I suppose seeing how close I came to folding my Kings made him think I was susceptible to a bluff on the river there.  Not quite, Abe, not quite.
He left immediately and I only played a few more hands.  I had a nice session but it felt a little weird that I made most of my money off Abe.
The next day I used my comps to take Abe out to dinner so we could discuss the big hand.  I knew I shouldn’t apologize for taking his money, but I felt I owed him an explanation of why I looked so lame in doing it.  I didn’t want to wait until he read it here.  Besides, I wanted to hear his side of it.
But his side was mostly that he hadn’t read enough of my blog posts to narrow my range more than he did.  He did tell me that in the first hand, when he folded to the Aces I three-bet with, he had pocket 9’s.  Maybe that’s why he guessed I had pocket 9’s hours later.  And it was just a guess.  I suppose he might have said Jacks if the guy next to me hadn’t shown Jacks.
A few days later, he told me that Michelle had been given him a hard time about the hand.  “How could you go all in against Robert?  He’d already bet $60.  He only bets the nuts!”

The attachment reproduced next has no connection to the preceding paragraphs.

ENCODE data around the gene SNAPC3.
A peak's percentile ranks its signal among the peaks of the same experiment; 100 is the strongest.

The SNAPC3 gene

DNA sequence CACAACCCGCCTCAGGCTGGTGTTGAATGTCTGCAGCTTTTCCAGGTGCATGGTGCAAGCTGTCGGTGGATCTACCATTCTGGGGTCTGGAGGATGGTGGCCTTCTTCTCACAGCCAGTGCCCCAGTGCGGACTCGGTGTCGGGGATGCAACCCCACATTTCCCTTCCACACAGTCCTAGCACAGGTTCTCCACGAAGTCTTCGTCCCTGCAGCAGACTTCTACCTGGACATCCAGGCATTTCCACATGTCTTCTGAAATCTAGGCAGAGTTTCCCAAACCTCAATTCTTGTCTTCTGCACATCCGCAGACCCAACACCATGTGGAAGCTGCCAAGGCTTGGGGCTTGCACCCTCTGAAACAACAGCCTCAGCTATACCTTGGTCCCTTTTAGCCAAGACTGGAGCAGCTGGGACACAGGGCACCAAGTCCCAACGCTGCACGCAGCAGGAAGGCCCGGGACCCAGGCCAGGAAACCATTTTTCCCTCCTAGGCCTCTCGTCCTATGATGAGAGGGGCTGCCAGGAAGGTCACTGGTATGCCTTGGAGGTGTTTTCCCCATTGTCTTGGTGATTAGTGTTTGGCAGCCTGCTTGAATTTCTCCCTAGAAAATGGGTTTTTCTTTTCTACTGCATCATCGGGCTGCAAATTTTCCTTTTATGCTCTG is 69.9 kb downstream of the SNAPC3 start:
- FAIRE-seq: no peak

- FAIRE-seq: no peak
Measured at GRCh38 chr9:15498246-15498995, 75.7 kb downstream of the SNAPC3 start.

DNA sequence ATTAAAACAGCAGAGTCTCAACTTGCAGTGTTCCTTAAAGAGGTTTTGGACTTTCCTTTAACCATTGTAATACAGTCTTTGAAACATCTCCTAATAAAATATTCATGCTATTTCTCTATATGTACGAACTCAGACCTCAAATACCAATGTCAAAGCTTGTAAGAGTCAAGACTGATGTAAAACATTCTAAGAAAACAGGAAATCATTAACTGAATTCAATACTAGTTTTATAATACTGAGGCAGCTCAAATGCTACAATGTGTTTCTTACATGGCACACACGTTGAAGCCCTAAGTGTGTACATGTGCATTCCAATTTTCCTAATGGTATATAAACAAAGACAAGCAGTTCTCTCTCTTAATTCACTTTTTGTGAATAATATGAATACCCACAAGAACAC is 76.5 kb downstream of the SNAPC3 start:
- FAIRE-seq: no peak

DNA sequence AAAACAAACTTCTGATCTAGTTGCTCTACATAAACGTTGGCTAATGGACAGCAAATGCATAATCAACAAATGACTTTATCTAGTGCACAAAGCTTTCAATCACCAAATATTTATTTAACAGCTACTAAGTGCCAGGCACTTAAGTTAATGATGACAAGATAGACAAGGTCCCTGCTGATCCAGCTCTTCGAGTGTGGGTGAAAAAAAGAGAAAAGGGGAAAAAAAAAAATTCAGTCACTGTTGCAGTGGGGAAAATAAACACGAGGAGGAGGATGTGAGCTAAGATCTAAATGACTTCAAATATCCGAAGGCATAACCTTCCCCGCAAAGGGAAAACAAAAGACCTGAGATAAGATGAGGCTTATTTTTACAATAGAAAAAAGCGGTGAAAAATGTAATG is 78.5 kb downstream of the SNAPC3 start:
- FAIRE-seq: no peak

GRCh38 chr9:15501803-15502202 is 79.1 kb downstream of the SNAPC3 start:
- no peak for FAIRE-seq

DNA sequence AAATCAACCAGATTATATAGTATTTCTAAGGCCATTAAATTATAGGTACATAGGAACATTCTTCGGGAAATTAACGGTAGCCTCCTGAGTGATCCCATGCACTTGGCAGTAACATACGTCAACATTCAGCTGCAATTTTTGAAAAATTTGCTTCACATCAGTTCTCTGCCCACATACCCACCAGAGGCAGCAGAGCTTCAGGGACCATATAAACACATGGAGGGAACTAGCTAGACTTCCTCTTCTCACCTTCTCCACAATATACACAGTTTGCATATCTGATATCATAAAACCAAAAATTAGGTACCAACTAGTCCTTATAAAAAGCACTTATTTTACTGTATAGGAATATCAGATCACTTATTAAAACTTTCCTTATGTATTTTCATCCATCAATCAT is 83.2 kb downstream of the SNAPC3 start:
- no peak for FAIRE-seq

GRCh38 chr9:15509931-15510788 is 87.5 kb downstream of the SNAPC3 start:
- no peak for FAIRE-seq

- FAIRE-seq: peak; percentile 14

Hmm, I have too tight an image, methinks.
Even though I won the big hand of the night, and a couple of other big pots, I couldn’t help wonder if it was not a good idea to play against readers of my blog.  It was very stressful.  I think the big hand may have taken a year off my life.
As for Abe, he got his wish, an entry on my spreadsheet, and the starring role in this blog post.  It cost him over $200 though.  I wonder if he thinks it was worth it?


  1. Next time tell him to call you Boob Rob, it's a lot cheaper way to make the blog. Well done Rob and nice to see you turned it around at the poker table.

    1. Thanks, Neo.

      You know, if a guy called me "Boob Rob" I don't think it would have made the blog.

      It had to be a woman...a classic "woman said."

      But yeah, that would have been a lot cheaper for Abe.

  2. Great post as usual Rob. Showing a bit of class taking Abe out as well ! Well played Sir.

    1. Thanks very much mrben, appreciate it.